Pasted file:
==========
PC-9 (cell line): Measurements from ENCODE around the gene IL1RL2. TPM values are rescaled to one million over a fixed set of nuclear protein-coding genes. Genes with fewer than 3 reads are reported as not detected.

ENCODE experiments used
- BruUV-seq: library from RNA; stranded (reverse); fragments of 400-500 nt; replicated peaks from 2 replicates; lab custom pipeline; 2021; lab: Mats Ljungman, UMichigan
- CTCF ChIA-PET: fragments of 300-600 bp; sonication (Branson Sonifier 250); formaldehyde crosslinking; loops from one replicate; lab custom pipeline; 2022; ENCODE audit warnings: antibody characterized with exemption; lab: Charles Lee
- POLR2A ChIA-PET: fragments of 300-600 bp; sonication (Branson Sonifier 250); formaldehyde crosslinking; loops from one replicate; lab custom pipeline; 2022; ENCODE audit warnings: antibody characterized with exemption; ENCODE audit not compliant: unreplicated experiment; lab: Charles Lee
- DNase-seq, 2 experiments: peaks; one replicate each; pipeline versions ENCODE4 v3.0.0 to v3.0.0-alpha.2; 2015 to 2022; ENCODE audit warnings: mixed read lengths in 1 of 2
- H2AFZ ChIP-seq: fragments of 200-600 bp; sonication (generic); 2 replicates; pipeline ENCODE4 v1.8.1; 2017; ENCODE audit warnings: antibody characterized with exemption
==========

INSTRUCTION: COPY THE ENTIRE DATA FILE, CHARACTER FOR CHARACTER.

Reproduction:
PC-9 (cell line): Measurements from ENCODE around the gene IL1RL2. TPM values are rescaled to one million over a fixed set of nuclear protein-coding genes. Genes with fewer than 3 reads are reported as not detected.

ENCODE experiments used
- BruUV-seq: library from RNA; stranded (reverse); fragments of 400-500 nt; replicated peaks from 2 replicates; lab custom pipeline; 2021; lab: Mats Ljungman, UMichigan
- CTCF ChIA-PET: fragments of 300-600 bp; sonication (Branson Sonifier 250); formaldehyde crosslinking; loops from one replicate; lab custom pipeline; 2022; ENCODE audit warnings: antibody characterized with exemption; lab: Charles Lee
- POLR2A ChIA-PET: fragments of 300-600 bp; sonication (Branson Sonifier 250); formaldehyde crosslinking; loops from one replicate; lab custom pipeline; 2022; ENCODE audit warnings: antibody characterized with exemption; ENCODE audit not compliant: unreplicated experiment; lab: Charles Lee
- DNase-seq, 2 experiments: peaks; one replicate each; pipeline versions ENCODE4 v3.0.0 to v3.0.0-alpha.2; 2015 to 2022; ENCODE audit warnings: mixed read lengths in 1 of 2
- H2AFZ ChIP-seq: fragments of 200-600 bp; sonication (generic); 2 replicates; pipeline ENCODE4 v1.8.1; 2017; ENCODE audit warnings: antibody characterized with exemption